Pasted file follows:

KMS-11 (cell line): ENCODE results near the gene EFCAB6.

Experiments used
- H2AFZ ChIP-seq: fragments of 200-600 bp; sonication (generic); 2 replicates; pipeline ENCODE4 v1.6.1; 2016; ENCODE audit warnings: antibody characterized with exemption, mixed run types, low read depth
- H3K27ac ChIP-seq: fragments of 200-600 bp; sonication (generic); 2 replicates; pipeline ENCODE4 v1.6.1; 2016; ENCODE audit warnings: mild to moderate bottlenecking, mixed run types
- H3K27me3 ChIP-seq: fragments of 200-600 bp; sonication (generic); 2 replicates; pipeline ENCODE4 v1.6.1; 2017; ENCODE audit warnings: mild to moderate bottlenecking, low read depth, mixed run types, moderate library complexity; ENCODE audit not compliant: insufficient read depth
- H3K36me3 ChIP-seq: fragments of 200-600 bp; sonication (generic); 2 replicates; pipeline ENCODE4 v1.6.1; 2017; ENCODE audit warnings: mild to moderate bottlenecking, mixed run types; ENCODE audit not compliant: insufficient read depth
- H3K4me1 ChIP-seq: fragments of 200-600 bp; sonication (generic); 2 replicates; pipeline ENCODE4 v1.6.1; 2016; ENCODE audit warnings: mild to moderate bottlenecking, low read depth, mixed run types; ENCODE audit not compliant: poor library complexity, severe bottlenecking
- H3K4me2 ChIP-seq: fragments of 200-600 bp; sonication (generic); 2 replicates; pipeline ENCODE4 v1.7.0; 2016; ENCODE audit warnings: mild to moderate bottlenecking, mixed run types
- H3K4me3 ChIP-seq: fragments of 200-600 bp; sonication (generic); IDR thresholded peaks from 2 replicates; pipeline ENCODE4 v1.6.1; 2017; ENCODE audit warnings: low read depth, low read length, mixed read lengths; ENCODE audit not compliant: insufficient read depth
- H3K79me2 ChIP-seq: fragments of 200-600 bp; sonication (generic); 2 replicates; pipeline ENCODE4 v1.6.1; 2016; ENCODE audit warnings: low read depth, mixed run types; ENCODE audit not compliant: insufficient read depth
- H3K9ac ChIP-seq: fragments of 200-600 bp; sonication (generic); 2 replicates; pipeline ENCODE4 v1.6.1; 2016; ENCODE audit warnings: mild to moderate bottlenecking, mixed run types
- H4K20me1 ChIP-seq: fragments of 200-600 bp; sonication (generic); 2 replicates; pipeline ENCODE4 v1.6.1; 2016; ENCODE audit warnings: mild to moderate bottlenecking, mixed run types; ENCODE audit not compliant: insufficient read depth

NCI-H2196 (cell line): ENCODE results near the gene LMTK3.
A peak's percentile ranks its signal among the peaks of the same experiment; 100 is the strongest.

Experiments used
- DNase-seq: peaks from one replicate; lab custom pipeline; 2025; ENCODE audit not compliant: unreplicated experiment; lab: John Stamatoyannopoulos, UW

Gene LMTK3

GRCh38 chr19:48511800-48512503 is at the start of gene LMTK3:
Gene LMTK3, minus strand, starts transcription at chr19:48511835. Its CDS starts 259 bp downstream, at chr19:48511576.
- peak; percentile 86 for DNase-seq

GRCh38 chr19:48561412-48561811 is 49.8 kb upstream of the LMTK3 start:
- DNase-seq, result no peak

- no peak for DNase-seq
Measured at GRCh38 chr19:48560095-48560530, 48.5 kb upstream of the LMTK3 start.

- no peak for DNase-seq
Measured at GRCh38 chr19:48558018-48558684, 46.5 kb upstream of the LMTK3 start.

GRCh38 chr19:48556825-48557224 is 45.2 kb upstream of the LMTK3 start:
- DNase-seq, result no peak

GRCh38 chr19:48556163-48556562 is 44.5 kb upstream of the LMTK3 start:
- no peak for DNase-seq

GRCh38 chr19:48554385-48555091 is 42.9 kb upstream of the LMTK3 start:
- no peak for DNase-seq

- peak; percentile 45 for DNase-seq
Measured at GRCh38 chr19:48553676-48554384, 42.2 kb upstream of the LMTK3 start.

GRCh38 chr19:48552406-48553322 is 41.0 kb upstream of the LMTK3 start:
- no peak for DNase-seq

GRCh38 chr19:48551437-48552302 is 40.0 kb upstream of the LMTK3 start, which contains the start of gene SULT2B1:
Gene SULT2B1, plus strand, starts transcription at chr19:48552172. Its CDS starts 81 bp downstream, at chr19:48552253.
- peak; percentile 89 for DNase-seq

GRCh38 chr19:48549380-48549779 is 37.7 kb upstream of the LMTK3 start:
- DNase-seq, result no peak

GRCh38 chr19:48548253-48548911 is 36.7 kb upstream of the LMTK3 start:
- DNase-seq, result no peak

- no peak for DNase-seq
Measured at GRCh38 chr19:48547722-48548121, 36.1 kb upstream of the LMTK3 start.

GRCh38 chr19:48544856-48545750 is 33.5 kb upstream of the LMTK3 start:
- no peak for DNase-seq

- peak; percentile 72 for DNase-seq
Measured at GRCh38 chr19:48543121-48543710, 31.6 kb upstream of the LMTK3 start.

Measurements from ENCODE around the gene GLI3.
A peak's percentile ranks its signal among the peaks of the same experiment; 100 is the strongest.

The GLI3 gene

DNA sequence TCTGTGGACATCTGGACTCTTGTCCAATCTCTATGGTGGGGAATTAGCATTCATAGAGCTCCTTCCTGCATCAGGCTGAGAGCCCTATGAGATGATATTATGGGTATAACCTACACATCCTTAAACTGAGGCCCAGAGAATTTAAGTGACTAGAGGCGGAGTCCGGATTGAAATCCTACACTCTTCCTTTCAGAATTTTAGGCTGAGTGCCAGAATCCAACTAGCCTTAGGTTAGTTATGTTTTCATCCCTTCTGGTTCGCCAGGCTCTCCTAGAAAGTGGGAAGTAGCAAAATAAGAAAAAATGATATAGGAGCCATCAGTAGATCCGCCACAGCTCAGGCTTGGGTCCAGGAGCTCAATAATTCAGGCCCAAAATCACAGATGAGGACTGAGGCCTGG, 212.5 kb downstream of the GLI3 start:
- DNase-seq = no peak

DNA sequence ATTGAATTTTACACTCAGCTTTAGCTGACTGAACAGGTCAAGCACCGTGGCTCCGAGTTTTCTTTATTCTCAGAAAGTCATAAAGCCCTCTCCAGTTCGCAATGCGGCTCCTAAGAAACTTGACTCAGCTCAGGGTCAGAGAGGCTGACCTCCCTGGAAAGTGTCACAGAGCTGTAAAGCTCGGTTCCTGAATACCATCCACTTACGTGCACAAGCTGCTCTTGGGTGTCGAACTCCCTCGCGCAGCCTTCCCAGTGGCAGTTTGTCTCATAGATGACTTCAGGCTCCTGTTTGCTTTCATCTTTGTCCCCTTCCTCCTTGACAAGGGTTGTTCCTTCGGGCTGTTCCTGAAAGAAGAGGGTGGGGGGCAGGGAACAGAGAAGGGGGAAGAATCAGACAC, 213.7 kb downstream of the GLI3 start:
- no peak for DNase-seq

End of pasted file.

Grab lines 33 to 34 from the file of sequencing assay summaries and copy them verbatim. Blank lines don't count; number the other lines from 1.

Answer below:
- peak; percentile 45 for DNase-seq
Measured at GRCh38 chr19:48553676-48554384, 42.2 kb upstream of the LMTK3 start.